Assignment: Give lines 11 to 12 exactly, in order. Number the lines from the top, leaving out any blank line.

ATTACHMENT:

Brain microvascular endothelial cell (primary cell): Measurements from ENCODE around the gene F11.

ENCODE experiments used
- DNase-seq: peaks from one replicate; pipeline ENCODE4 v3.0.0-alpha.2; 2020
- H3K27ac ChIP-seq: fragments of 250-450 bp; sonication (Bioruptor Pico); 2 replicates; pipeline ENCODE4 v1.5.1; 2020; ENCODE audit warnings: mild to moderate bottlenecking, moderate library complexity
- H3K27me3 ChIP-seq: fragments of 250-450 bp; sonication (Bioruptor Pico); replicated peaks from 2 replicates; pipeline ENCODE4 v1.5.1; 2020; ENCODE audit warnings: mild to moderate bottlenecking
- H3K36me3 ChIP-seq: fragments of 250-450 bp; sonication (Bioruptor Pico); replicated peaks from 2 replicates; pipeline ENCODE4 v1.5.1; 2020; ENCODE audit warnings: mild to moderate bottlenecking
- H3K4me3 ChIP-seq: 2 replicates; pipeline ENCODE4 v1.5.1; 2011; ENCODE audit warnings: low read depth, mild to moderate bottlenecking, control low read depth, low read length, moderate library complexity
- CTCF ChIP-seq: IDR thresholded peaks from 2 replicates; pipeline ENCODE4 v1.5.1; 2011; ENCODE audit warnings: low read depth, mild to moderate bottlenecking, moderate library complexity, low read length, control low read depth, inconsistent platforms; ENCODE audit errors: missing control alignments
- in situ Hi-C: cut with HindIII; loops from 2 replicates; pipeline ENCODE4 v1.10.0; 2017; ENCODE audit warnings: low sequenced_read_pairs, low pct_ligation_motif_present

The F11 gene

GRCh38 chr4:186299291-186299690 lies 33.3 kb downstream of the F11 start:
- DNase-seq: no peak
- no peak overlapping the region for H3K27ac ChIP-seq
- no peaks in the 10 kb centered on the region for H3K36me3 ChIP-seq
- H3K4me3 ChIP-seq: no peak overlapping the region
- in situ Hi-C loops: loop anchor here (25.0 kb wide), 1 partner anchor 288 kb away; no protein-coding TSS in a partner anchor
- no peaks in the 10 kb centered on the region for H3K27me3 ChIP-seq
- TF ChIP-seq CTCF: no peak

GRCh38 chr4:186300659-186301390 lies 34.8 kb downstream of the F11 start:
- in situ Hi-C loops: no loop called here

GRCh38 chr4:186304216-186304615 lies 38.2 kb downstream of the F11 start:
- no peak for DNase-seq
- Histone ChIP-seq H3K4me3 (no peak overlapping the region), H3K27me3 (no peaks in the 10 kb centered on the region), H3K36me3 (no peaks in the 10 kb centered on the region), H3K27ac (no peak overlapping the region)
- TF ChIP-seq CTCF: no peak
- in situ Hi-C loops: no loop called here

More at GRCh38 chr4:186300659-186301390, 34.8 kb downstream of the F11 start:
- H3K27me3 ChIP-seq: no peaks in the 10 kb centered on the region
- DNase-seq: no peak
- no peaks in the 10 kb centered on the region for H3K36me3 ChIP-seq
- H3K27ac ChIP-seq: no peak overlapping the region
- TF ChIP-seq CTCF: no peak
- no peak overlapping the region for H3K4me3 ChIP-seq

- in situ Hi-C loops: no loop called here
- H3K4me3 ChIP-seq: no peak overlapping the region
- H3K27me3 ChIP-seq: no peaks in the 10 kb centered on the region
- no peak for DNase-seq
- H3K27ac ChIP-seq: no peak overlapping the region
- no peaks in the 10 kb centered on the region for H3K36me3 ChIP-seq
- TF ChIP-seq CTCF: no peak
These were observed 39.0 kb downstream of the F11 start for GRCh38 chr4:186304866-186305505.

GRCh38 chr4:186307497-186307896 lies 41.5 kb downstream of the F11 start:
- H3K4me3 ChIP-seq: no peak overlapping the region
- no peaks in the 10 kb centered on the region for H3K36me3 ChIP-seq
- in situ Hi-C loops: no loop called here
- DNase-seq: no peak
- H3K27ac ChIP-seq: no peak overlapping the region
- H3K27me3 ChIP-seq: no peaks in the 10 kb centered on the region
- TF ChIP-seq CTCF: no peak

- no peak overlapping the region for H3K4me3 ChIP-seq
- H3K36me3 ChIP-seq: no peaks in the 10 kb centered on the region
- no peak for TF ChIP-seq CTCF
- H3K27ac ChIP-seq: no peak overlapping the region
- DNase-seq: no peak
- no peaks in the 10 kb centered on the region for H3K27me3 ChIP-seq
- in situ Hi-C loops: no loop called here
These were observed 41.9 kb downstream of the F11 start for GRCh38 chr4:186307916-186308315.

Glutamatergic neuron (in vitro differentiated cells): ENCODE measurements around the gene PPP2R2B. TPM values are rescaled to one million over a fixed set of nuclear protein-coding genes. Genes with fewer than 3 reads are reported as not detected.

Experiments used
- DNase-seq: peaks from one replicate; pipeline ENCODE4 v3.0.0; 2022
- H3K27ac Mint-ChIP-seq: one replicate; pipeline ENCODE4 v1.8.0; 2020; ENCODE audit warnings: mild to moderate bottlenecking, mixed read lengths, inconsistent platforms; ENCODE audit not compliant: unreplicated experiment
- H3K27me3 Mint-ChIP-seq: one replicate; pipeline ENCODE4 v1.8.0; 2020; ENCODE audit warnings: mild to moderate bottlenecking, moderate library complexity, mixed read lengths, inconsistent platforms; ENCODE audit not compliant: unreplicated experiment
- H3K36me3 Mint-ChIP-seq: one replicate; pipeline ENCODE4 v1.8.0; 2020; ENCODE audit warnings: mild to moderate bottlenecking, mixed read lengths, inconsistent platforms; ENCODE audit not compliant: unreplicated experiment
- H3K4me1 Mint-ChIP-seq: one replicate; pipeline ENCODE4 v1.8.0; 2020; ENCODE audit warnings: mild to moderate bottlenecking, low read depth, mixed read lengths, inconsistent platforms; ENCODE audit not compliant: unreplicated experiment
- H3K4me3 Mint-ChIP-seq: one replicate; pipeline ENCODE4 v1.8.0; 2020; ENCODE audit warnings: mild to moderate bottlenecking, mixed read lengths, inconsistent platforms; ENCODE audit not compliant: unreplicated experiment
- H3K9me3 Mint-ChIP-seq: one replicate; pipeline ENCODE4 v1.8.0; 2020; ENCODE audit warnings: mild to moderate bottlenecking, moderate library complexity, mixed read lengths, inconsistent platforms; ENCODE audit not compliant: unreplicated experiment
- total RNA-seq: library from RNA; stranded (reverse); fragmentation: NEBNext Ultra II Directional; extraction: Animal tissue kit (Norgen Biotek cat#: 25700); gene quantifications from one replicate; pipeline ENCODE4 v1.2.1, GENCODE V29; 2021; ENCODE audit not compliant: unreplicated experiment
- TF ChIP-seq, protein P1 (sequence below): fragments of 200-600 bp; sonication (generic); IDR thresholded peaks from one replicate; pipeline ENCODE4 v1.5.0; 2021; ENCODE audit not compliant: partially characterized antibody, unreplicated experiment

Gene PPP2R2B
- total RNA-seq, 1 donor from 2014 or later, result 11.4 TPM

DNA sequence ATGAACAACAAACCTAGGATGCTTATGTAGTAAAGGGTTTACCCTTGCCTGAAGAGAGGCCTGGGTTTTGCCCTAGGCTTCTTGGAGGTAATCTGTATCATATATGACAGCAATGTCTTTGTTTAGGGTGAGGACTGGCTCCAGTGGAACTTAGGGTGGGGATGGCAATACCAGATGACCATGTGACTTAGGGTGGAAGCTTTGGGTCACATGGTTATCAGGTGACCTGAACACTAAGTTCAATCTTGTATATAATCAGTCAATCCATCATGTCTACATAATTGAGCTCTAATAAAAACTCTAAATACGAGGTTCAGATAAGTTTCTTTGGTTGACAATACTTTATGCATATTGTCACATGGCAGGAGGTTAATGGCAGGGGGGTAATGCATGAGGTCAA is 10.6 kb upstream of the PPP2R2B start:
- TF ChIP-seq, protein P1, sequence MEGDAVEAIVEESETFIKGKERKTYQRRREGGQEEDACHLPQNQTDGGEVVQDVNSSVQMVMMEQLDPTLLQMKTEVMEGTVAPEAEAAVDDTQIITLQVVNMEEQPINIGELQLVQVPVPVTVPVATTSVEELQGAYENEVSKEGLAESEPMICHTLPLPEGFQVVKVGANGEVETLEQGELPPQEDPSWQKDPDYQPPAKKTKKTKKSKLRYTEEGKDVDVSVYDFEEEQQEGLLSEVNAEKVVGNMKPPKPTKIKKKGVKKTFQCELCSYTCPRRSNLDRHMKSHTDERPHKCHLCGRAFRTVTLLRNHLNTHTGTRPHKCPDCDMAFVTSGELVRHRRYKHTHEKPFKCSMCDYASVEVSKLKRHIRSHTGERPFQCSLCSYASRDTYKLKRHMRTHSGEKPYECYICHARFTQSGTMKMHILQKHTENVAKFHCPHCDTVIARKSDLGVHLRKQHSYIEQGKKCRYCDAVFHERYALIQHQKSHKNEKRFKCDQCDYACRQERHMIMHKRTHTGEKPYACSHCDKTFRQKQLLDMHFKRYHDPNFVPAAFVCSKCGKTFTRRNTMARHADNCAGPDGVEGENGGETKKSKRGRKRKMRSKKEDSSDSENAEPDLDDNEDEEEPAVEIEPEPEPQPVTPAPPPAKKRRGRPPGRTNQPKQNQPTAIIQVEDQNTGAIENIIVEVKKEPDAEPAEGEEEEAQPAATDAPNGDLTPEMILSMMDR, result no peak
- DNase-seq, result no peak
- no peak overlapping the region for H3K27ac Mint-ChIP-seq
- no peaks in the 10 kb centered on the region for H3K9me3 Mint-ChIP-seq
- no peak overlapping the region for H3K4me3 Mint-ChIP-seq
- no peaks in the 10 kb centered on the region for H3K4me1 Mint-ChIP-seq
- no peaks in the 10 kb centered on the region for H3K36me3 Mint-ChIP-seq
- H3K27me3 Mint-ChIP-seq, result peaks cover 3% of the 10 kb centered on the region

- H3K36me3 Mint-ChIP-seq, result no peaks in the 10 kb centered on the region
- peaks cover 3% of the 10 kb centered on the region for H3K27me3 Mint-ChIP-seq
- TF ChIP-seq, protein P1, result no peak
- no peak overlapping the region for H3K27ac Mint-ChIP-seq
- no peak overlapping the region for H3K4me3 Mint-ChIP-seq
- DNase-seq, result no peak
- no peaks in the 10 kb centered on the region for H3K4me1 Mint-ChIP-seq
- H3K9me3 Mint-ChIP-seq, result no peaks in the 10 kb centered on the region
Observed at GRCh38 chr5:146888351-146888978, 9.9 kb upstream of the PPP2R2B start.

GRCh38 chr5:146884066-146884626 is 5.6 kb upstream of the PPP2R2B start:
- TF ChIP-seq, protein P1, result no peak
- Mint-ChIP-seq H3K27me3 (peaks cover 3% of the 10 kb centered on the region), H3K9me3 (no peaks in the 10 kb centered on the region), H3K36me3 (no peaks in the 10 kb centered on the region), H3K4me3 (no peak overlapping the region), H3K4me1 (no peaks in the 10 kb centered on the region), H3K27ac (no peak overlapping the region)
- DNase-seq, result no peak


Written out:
GRCh38 chr4:186299291-186299690 lies 33.3 kb downstream of the F11 start:
- DNase-seq: no peak